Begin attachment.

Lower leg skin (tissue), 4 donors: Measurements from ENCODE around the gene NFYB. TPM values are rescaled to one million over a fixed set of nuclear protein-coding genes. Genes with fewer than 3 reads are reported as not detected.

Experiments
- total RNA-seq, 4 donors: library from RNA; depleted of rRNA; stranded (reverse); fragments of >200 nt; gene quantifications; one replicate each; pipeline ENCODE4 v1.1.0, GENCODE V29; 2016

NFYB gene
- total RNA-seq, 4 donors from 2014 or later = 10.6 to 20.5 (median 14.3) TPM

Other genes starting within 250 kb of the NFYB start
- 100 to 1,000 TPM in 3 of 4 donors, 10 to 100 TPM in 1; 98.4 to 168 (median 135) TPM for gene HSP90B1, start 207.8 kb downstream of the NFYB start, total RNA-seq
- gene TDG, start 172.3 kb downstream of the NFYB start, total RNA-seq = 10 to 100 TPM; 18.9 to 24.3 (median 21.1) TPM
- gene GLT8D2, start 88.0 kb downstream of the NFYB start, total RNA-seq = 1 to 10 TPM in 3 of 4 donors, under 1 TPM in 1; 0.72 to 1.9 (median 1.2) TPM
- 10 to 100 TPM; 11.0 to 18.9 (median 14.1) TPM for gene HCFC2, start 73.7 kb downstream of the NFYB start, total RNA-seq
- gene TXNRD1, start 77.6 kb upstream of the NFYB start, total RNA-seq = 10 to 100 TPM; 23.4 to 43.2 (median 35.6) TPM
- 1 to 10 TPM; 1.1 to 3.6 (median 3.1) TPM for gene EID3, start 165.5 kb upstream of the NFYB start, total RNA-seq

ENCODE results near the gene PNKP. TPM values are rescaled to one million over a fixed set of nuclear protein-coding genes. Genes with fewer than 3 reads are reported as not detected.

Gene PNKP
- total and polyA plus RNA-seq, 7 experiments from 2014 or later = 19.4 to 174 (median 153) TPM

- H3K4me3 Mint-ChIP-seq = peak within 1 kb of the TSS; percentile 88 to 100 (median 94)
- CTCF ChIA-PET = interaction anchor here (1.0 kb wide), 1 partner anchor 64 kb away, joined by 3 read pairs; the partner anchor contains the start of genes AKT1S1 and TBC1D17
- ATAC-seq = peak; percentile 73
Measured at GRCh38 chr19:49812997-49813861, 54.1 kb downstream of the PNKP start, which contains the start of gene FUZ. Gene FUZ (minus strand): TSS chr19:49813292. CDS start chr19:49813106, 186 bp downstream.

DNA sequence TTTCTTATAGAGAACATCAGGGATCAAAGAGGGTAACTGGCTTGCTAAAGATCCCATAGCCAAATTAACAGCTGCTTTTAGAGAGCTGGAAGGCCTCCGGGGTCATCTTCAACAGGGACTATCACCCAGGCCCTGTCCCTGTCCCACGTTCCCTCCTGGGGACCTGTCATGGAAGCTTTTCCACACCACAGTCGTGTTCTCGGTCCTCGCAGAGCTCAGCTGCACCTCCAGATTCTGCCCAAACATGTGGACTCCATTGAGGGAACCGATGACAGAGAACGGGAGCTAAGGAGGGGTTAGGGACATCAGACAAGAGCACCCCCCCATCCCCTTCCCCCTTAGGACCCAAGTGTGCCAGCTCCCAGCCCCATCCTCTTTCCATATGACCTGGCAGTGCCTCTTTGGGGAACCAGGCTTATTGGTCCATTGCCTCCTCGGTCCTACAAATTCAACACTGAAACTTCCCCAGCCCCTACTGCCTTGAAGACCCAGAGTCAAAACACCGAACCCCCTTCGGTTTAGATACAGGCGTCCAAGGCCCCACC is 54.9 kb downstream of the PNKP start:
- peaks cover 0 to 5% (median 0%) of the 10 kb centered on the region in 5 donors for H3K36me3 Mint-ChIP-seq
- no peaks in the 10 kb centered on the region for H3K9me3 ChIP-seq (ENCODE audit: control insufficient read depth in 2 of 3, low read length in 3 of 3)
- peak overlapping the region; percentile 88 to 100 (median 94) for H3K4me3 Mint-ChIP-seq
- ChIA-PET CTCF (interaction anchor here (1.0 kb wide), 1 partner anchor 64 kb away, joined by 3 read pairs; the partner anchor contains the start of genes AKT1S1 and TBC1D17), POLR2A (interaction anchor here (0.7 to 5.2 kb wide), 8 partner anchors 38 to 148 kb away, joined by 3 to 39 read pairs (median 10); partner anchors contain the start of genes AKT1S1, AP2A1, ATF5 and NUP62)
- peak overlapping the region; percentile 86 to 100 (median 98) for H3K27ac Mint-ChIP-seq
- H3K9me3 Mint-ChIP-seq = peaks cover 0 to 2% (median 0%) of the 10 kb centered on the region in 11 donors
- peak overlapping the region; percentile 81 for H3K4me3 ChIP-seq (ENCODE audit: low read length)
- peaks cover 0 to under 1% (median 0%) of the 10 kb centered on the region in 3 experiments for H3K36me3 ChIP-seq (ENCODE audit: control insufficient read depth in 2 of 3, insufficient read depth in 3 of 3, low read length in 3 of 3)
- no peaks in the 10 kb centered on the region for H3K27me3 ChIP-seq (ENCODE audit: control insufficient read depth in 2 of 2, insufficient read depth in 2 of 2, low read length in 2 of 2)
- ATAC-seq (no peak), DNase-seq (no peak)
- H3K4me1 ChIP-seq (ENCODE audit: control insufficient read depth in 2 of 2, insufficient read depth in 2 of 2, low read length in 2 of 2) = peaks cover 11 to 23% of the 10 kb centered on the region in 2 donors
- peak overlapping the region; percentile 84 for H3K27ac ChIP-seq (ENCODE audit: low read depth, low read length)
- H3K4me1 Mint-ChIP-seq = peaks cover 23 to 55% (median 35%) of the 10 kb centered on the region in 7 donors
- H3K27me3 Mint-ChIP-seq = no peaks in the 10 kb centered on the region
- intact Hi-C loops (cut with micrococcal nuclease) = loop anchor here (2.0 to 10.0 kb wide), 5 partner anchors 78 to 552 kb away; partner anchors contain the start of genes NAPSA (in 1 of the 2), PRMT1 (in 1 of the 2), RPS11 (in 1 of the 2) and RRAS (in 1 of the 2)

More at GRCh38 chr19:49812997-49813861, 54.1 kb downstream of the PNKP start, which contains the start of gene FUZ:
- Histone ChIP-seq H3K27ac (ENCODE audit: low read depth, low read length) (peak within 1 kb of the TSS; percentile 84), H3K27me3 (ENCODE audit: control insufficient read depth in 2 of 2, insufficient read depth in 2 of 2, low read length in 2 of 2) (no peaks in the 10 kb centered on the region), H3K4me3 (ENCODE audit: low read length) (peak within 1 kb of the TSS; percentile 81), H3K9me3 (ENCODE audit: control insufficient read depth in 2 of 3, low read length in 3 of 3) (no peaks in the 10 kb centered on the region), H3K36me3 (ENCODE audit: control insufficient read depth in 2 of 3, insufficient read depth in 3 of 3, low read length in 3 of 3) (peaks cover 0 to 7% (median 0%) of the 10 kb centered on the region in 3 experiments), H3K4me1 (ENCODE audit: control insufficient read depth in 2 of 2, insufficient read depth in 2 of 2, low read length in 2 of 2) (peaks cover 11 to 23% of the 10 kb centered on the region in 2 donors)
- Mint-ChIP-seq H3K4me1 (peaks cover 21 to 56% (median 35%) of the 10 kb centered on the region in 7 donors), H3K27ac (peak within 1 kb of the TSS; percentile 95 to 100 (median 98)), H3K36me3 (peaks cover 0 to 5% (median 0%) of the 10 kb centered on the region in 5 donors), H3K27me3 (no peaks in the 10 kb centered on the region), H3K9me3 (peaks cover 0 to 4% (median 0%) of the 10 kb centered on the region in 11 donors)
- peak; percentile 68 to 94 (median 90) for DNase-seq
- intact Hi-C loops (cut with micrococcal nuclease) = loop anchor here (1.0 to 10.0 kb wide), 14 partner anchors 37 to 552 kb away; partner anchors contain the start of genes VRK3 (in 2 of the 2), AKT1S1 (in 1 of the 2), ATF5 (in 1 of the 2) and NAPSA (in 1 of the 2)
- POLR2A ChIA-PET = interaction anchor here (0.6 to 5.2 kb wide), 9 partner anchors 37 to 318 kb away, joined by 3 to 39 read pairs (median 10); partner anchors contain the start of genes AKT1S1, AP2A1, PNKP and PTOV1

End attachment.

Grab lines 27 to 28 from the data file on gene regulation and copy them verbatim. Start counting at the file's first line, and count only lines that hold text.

- peak overlapping the region; percentile 81 for H3K4me3 ChIP-seq (ENCODE audit: low read length)
- peaks cover 0 to under 1% (median 0%) of the 10 kb centered on the region in 3 experiments for H3K36me3 ChIP-seq (ENCODE audit: control insufficient read depth in 2 of 3, insufficient read depth in 3 of 3, low read length in 3 of 3)